BRAZIL - Once again, the Brazilian Association of Shrimp Breeders (ABCC) requested Ministry of Fisheries and Aquaculture (MPA) to desist from opening the domestic market to allow entry of Argentine shrimp (Pleoticus muelleri). The MPA ratified earlier this year the annual purchase of 5,000 tons of frozen shrimp for human consumption derived from fisheries Argentina. The Association insists that the import of Argentine crustacean income carries the danger of disease. In a letter to the head of the MPA, Marcelo Crivella, ABBC reiterates the potential risks associated with the entry of foreign crustaceans. The Brazilian government, for its part, says it is taking the necessary precautions and provides free imports from this month. READ MORE
NGOs reject attempts to cut back RAMSAR site protection in PANAMA BAY
PANAMA CITY. April 2, 2013 - civil society organizations environmental spoke today to call on the authorities to cease their attempts to weaken the protection of wetlands in Panama Bay Ramsar Site. They stressed that the recent government actions in this sense seeks the benefit of a few at the expense of a collective prejudice. It has never happened that a country in the Americas, a member of the Ramsar Convention, aimed at the protection and wise use of wetlands in the world, has tried to eliminate or restrict formally the limits of a Ramsar Site. However, our country has been trying by various means to reduce the limits of Panama Bay Ramsar Site, even ignoring the Convention proceedings. On 26 March, the Ministry of Housing and Land Management (MIVIOT) presented the results of a study contracted by them to justify the reduction of the limits of this site called 'urgent national interest' which clearly was not evidenced in the presentation. The study results presented force special interests and seems to ignore the true national interest to protect these wetlands that help reduce the risk of natural disasters caused by socio flooding in Panama City are increasingly common in the rainy season and, aggravated by the phenomenon of rising sea level. Environmental organizations felt that towards the lives of people at risk, with events in years past, should not be allowed any more affection towards these valuable ecosystems. READ MORE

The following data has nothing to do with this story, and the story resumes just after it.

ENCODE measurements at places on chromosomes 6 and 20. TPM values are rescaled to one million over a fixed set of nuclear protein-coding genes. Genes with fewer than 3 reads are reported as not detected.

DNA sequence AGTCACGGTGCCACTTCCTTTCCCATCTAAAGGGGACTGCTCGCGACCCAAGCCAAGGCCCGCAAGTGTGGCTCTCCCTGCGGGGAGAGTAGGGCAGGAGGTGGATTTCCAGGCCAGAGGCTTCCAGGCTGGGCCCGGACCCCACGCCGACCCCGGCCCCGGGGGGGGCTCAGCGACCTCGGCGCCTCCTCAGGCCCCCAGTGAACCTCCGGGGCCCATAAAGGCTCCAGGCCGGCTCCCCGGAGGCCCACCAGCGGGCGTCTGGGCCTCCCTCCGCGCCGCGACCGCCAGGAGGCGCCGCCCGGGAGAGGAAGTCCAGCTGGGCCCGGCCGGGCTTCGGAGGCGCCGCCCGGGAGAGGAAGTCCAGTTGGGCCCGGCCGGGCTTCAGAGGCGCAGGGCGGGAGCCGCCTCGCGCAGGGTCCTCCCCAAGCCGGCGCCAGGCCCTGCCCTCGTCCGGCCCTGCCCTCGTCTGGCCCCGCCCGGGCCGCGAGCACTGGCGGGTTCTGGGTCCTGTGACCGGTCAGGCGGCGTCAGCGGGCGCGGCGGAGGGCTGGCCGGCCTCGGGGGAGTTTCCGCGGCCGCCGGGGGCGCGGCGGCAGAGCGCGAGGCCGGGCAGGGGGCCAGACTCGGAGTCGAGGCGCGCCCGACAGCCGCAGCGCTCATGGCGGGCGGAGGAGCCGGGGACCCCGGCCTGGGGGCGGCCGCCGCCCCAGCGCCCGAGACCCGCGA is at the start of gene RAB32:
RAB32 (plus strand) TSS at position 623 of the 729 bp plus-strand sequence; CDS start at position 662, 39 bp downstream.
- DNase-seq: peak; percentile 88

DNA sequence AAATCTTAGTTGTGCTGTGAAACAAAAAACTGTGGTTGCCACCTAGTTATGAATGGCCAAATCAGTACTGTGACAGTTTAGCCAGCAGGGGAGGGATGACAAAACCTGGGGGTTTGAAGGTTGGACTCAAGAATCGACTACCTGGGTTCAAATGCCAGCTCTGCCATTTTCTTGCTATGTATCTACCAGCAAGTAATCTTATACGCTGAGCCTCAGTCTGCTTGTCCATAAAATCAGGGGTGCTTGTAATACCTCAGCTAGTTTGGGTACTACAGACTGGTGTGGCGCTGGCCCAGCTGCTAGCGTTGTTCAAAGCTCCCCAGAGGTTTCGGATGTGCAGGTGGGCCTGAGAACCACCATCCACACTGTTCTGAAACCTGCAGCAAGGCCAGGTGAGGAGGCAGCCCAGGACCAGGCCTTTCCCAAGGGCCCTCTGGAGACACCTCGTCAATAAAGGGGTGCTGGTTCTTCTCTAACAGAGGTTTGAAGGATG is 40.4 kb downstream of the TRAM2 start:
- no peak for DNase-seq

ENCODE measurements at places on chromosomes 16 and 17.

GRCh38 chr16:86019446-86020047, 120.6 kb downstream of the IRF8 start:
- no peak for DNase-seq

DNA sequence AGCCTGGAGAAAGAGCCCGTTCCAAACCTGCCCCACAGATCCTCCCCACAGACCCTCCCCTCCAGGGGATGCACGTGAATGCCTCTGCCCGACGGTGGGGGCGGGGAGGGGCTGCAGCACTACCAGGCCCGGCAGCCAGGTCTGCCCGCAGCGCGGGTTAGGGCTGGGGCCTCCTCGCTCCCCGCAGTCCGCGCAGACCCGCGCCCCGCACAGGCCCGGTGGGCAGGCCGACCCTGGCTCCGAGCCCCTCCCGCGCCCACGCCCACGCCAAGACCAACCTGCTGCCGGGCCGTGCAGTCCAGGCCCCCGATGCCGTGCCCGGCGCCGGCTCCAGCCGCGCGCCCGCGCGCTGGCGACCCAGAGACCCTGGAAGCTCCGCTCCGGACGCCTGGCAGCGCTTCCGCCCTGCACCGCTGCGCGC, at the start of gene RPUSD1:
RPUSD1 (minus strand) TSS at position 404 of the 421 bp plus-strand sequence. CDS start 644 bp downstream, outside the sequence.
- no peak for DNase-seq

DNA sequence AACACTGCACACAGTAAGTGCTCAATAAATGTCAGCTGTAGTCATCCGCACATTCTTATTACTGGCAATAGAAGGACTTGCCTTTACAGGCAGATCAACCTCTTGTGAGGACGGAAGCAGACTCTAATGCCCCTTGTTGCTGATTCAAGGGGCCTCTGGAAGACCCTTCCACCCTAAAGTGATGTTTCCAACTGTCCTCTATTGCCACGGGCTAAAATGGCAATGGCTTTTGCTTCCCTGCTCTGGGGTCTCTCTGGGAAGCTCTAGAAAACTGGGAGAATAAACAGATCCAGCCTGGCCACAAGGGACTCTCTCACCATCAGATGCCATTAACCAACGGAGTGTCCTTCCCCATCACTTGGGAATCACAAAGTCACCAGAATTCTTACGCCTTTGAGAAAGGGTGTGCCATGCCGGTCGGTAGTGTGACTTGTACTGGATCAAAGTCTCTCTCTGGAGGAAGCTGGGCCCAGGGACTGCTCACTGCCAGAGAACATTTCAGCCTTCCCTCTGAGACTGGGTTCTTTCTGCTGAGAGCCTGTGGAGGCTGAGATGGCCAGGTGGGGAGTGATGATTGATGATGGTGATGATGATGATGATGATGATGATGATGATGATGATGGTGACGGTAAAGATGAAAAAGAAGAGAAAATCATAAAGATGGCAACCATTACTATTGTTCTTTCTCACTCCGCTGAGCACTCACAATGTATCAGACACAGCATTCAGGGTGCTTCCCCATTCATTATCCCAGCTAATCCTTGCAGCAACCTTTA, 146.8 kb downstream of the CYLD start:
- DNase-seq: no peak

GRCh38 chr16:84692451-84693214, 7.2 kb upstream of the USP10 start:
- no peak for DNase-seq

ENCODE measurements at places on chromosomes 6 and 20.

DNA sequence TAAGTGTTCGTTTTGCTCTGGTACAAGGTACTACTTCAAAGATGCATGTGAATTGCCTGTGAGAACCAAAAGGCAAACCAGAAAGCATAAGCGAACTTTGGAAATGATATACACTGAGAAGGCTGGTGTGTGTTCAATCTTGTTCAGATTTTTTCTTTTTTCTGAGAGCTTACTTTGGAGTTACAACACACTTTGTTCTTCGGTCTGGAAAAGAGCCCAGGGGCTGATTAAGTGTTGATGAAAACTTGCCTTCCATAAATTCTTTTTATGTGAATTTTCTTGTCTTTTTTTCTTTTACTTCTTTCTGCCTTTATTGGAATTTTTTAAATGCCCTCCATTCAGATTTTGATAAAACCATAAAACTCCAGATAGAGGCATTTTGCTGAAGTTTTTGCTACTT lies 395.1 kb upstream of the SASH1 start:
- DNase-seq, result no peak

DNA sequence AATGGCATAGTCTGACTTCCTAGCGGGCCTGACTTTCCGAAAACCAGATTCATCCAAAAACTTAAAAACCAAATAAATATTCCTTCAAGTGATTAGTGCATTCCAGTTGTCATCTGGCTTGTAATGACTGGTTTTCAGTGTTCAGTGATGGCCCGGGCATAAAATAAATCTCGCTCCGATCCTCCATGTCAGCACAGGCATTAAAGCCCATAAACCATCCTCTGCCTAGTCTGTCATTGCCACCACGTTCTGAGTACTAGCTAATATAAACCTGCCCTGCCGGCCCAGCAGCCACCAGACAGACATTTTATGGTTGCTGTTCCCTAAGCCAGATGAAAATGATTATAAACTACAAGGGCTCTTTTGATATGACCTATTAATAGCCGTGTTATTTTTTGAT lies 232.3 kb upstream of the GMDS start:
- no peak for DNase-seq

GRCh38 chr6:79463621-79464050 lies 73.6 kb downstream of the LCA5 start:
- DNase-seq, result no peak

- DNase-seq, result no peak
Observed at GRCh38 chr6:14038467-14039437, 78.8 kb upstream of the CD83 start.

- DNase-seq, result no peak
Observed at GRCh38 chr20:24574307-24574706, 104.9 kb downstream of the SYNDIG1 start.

For several years, MAP has pointed out the potential of recirculating aquaculture systems (RAS) as a better way forward for aquaculture systems. Since aquaculture has actually been around for a thousand years, it is not likely to just disappear as a means of raising marine or fresh water fish, clams, shrimp, crabs and seaweed. Yet we all know and have been struggling against the terrible consequences of what is termed "open, throughput systems" of aquaculture, which in all too many cases lead to environmental and social ills. Both the salmon and shrimp aquaculture industries are representative of some of the worst problems resulting from this "open system" style of aquaculture production, and MAP is committed to opposing these deleterious open production systems. We need to ensure that those promoters of RAS, such as Monterey Bay Aquarium and Seafood Choices, are promoting the following aspects as vital to what closed systems must include before being given this "green" label of their endorsement: READ MORE
For the Mangroves And the Mangrove Communities!
Mangrove Action Project
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|Mangrove Action Project|
Saturday, April 13, 2013
MAP News Issue 312, April 13, 2013
Posted by BlogAdmin at 10:00 AM